Why wholistic medicine fundamentally is against systemic racism
In wholistic medicine we often talk about treating the root cause of an illness instead of focusing on individual symptoms. This is a more sustainable and long term way to address our health. We can also apply this rule to larger scale issues within our society; instead of focusing on the individual issues, we must look at the root causes of those issues in order to truly solve the problems.
When diving deeper into our social issues, it is apparent that they are caused by underlying inequalities. The United States was built on stolen land by stolen people. This is the root cause of every social and economic issue that we face in our society today. Marginalized communities have been experiencing, and still are experiencing, deep collective trauma for many generations. The United States grew from the roots of genocide, slavery, racism and white supremacy.
What does this mean for the current system of our country? The symptoms of white supremacy show up in every single aspect of every single moment of our existence in America. It has become so normalized that a lot of us don’t even see it happening. Primarily, the people who benefit from the system are unaware. The communities who suffer the most from our current system are Black, brown, indigenous and LGBQT. These communities live with not only epigenetic trauma, but also constant stress every single day while they brave a system that was set up for them to fail. Many of these people also live with the fear of being killed or having their family members killed every time they leave their home.
Because every aspect of our country is built to suppress certain communities we see inequalities come up in all areas of our society, this is what is meant by the term systemic racism. The most apparent system is the justice system, which historically, was developed to control slaves and incarcerate black people. We also see other major frameworks affected by systemic racism, including our healthcare system, employment and workplace, education and housing to name a few.
There are countless studies that have shown the affect of stress on one’s health, as well as trauma and racism. Research shows that historic and ongoing social inequalities lead to community trauma. These inequalities include racism, poverty, oppression and power dynamics and the erasing of entire cultures.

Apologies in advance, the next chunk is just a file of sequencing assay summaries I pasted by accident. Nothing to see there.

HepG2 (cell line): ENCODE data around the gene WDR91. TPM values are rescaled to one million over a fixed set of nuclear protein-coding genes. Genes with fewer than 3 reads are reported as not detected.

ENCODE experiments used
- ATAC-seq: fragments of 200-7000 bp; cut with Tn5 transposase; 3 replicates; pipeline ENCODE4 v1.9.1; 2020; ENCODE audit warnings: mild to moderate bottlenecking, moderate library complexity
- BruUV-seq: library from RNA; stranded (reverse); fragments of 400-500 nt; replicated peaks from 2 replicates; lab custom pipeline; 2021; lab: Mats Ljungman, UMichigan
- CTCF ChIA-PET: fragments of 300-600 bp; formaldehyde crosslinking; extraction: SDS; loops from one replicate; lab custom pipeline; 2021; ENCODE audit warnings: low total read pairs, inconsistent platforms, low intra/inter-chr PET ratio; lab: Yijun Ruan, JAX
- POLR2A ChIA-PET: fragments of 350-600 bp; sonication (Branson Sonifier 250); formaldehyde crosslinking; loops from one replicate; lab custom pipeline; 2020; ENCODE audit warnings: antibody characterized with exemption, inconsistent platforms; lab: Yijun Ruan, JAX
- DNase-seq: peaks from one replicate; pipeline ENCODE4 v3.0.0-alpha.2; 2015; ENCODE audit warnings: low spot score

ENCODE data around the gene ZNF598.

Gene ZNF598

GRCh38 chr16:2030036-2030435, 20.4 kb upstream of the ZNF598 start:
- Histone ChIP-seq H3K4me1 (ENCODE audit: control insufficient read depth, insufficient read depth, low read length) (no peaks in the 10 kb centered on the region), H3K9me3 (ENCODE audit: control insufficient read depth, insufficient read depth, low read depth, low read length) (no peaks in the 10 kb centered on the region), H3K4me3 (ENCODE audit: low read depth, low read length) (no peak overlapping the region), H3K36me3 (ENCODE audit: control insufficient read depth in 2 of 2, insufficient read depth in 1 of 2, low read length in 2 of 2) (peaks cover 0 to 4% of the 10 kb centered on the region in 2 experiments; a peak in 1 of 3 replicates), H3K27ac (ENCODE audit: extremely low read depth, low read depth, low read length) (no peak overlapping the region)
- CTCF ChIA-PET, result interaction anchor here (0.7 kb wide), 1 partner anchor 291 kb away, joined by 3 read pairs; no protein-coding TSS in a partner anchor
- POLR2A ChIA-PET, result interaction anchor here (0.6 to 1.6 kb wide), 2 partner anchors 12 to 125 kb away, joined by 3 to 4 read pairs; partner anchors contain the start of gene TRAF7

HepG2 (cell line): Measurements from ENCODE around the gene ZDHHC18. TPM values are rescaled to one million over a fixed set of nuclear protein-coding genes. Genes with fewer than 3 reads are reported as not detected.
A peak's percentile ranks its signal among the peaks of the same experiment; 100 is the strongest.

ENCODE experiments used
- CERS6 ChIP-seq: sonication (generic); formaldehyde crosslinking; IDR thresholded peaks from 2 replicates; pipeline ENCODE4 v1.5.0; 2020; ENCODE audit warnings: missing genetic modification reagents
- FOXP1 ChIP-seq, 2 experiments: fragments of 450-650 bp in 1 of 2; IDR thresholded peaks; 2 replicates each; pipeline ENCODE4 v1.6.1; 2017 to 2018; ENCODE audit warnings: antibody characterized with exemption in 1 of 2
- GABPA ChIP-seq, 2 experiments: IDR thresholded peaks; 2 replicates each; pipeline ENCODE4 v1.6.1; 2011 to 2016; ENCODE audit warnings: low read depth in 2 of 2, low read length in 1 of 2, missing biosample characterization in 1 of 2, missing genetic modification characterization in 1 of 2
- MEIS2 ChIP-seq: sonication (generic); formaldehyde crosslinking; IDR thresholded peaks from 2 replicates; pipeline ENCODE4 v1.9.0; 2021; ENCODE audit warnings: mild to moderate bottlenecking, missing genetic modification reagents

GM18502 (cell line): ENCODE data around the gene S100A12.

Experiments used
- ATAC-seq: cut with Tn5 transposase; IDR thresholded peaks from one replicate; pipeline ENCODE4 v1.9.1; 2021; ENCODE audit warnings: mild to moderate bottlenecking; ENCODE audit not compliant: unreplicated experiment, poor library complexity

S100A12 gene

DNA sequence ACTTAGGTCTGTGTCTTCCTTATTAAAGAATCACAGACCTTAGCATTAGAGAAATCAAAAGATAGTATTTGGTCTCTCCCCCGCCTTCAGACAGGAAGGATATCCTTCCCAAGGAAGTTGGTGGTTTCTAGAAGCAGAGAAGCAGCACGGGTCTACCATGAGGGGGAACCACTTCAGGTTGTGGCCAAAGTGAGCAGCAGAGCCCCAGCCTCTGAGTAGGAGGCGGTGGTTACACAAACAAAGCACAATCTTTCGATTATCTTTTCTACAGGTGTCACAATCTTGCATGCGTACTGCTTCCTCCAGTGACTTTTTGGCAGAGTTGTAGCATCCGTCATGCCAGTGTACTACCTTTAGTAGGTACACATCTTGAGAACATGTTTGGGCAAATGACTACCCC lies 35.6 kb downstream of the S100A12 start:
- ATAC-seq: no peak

What can we do as individuals and larger communities to dismantle this diseased system and begin to heal from the ground up? Ultimately we must, as a society, dismantle the entire system. While this sounds extreme, there is a more straightforward approach to what may seem impossible. Although, it will likely take as much or more effort than it took to create this system. The first step is to learn about our own implicit biases and how we are innately benefitting from the biased system. From this awareness we can then start to act on specific goals.
A common theme we hear in Seattle and around the country today is to “Defund the Police, Fund the Community.” What does this mean, and how is this actually implemented? If we look at who and why people are being arrested and incarcerated, it is obvious that the justice system is used to target certain groups. While I could write many pages on how this works, it’s important to realize this is already working in rich white communities. In these privileged communities, there are less police and more community based programs and support.
When people are given proper healthcare, mental health support, social services, housing, education and youth programs, it is inevitable that there will be less crime. We need to stop viewing the symptoms of oppression as crime, and start labeling them as a national public heath crisis. I urge everyone reading this to do your own research and look at why crimes are committed and how we can support our community in other ways than policing them. To reiterate the gravity of this situation, black men are more likely to die from police brutality than from COVID-19.
From Hirschberger, Gilad in “Collective Trauma and the Social Construction of Meaning.”(Frontiers in Psychology vol. 9 1441. 10 Aug. 2018). “The term collective trauma refers to the psychological reactions to a traumatic event that affect an entire society; it does not merely reflect an historical fact, the recollection of a terrible event that happened to a group of people.
For victims, the memory of trauma may be adaptive for group survival, but also elevates existential threat, which prompts a search for meaning, and the construction of a trans-generational collective self. For perpetrators, the memory of trauma poses a threat to collective identity that may be addressed by denying history, minimizing culpability for wrongdoing, transforming the memory of the event, closing the door on history, or accepting responsibility. The acknowledgment of responsibility often comes with dis-identification from the group.”
This blog was also published in Rebel Rules Newsletter June 2020.
BY KHAIRUL BHAGWANDIN, MSAOM, L.AC
List of resources to support the efforts of our community
- Donations for immediate supplies for protestors and medics please venmo @fundhealers
- For a comprehensive list of other of local events and ways to contribute please visit https://linktr.ee/defundspd